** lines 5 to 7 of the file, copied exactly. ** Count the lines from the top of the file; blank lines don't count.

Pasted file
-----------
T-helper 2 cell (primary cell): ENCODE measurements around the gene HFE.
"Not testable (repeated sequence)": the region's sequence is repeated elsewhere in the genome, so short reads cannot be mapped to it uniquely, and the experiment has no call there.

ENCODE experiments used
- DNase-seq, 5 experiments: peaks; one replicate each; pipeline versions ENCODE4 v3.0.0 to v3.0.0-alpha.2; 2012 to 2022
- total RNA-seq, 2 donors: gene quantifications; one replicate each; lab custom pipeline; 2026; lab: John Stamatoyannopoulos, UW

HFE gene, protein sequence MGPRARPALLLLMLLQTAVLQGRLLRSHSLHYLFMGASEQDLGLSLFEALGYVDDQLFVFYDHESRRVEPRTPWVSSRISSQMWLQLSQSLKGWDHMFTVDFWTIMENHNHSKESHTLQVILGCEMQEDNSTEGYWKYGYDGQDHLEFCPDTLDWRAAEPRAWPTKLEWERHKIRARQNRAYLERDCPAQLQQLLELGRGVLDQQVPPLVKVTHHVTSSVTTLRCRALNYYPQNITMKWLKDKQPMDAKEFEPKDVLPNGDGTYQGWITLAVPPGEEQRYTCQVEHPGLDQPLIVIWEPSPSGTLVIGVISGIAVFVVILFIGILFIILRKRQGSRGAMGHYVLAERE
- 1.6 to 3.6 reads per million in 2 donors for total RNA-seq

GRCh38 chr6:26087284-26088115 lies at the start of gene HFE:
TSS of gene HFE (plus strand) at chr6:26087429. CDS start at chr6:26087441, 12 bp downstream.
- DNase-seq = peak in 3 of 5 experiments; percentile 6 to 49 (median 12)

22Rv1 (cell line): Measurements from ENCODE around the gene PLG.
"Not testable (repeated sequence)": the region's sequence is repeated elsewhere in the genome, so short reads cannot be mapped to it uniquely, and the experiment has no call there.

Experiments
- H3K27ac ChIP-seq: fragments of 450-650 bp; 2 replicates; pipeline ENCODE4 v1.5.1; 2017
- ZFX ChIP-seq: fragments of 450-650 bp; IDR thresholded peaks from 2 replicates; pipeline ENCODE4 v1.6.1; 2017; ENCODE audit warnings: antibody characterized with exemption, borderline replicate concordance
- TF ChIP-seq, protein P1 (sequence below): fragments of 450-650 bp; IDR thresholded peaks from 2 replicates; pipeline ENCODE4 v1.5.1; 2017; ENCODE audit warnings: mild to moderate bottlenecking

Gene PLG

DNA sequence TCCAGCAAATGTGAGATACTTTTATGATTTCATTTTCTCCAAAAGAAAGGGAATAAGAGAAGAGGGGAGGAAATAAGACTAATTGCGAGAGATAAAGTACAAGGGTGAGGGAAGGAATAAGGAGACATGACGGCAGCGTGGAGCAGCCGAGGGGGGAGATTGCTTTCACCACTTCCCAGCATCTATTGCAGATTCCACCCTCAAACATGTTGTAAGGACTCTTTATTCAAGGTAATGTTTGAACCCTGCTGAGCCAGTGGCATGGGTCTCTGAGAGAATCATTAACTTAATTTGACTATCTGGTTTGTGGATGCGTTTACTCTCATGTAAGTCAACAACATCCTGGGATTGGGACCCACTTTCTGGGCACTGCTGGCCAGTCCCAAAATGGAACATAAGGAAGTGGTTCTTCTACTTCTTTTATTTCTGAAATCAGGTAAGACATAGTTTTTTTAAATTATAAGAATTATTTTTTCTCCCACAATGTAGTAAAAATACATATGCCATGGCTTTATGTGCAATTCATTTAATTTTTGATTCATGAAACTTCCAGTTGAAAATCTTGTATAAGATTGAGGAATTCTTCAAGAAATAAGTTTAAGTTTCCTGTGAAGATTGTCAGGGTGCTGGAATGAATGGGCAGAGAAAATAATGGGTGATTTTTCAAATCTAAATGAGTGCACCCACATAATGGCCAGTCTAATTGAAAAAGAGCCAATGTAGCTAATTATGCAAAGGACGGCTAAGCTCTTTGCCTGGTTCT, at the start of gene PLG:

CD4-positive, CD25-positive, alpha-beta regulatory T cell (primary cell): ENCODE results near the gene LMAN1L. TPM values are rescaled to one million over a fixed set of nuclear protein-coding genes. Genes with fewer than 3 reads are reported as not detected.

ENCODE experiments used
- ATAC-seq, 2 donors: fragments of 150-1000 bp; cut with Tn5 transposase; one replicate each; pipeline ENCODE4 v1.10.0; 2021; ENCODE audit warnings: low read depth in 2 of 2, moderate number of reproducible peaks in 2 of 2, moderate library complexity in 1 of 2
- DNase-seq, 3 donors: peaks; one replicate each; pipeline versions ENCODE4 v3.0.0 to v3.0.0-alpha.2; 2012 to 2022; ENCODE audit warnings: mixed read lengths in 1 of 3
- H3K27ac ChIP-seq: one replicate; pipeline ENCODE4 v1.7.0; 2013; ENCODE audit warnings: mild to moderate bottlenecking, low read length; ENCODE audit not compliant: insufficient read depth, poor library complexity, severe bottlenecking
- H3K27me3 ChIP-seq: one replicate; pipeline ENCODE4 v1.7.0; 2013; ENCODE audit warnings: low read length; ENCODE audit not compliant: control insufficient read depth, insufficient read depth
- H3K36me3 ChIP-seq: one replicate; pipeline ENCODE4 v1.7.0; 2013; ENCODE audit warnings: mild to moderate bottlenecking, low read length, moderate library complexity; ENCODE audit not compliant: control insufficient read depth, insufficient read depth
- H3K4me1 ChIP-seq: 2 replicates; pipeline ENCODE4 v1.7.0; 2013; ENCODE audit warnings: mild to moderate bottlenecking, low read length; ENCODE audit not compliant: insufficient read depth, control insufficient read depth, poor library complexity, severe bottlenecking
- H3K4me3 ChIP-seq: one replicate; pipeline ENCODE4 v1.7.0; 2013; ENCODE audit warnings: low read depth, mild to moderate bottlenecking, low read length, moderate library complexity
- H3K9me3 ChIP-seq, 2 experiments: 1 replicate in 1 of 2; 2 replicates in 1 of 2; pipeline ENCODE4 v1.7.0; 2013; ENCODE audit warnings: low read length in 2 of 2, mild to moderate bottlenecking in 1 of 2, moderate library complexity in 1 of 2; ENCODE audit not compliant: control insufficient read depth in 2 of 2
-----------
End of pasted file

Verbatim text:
- total RNA-seq, 2 donors: gene quantifications; one replicate each; lab custom pipeline; 2026; lab: John Stamatoyannopoulos, UW

HFE gene, protein sequence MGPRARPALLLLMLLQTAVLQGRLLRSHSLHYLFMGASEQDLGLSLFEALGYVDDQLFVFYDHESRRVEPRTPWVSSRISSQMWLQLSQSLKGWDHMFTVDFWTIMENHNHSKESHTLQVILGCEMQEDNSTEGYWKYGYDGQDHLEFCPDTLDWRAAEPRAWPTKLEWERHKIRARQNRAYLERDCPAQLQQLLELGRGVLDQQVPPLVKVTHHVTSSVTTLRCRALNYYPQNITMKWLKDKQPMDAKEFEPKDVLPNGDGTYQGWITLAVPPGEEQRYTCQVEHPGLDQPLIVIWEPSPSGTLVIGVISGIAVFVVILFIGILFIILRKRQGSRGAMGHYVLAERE
- 1.6 to 3.6 reads per million in 2 donors for total RNA-seq